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on December 4, 2017
I spent six weeks reading “Season of the Witch” by David Talbot. The thick paperback is full of San Fransisco history, beginning with my all-time favorite story setting -- The Summer of Love.

Talbot begins in 1967 by telling all the beautiful and wonderfully unique characteristics that makes San Fransisco a mecca for the epically unusual. Dozens of pages are filled with stories of the bands who became brands, the personalities who shaped the hippie generation and the city's places where these stories took place.

The second section of the book tells the devestating truth about the effects of the Summer of Love. In equal amounts of love, freedom and unity came violence, division and hate. It is through these stories that we learn all of the hardships San Fransisco has had to endure to get to where it is now. Diversity is no easy thing, no matter how spectacular the setting is.

At last, the book's final section covers the resurection of the town and how it settled back in to its amazing potential by generating a winning (and amazingly diverse) football team, supporting its first female mayor and working together to keep the peace amongst its citizens.
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on August 23, 2013
Anyone who lived through the "dawn of Aquarius" and it's impact on the culture of San Francisco will inevitably have been affected in a very personal way; politically, psychologically and emotionally. Personally? I was a young woman,'coming of age', the daughter of an Irish catholic San Francisco cop. For me Talbot's reflections are spot on.An extraordinary and exhilarating time for me but cearly, not everyone will agree. How could it-with all that transpired-the love, the music, the revolution of race and gender, the War and the volatile political climate, the fueled anger and violence of those impacted horribly and it's aftermath, as well as the infusion of a huge immigrant population that was transforming the City again as it had been transformed in generations past-NOT leave it's indelible and deeply personal impact on it's citizens. It was a spectacular, wondrous and tragic time in our history. God, I'm glad I was there to experience it.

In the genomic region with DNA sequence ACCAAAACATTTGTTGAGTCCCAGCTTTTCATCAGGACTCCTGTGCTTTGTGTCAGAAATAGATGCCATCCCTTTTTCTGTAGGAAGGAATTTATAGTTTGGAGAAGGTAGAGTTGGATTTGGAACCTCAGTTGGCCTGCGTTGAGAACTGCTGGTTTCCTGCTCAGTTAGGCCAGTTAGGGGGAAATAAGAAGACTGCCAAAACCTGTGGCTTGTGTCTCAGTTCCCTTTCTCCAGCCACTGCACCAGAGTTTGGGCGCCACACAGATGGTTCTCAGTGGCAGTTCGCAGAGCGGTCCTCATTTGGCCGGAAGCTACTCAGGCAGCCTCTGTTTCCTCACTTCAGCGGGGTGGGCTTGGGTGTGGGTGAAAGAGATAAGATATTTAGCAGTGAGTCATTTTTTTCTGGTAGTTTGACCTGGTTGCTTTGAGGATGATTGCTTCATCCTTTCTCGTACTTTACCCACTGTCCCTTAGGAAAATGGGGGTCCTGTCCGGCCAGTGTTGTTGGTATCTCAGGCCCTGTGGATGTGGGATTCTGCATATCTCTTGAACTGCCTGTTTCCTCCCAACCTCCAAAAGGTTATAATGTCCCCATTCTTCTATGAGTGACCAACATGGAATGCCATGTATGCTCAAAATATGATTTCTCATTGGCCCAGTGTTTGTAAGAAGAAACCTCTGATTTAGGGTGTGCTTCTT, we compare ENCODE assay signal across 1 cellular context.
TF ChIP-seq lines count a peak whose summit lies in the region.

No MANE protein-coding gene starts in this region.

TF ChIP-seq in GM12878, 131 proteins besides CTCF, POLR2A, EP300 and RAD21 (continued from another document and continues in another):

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on July 4, 2015
David Talbot’s The Season of the Witch
A narrative journey through the turbulent and iconic 1960s and 1970s in San Francisco where love, drugs, violent crime, misogyny, and odd politics stamp an indelible personality onto the City. As a former San Francisco resident, I was quite familiar with the Summer of Love, the Jonestown murders, the Harvey Milk and George Moscone assassinations, the Black Panthers’ rise and fall, gentrification, homelessness, etc. But Talbot’s clear, engaging language illuminated facts lost to memory and reawakened the horror and tension of those experiencing these incidents as they unfolded. Almost akin to a genre pulp novel, this nonfiction work is hard to put down.
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on July 1, 2012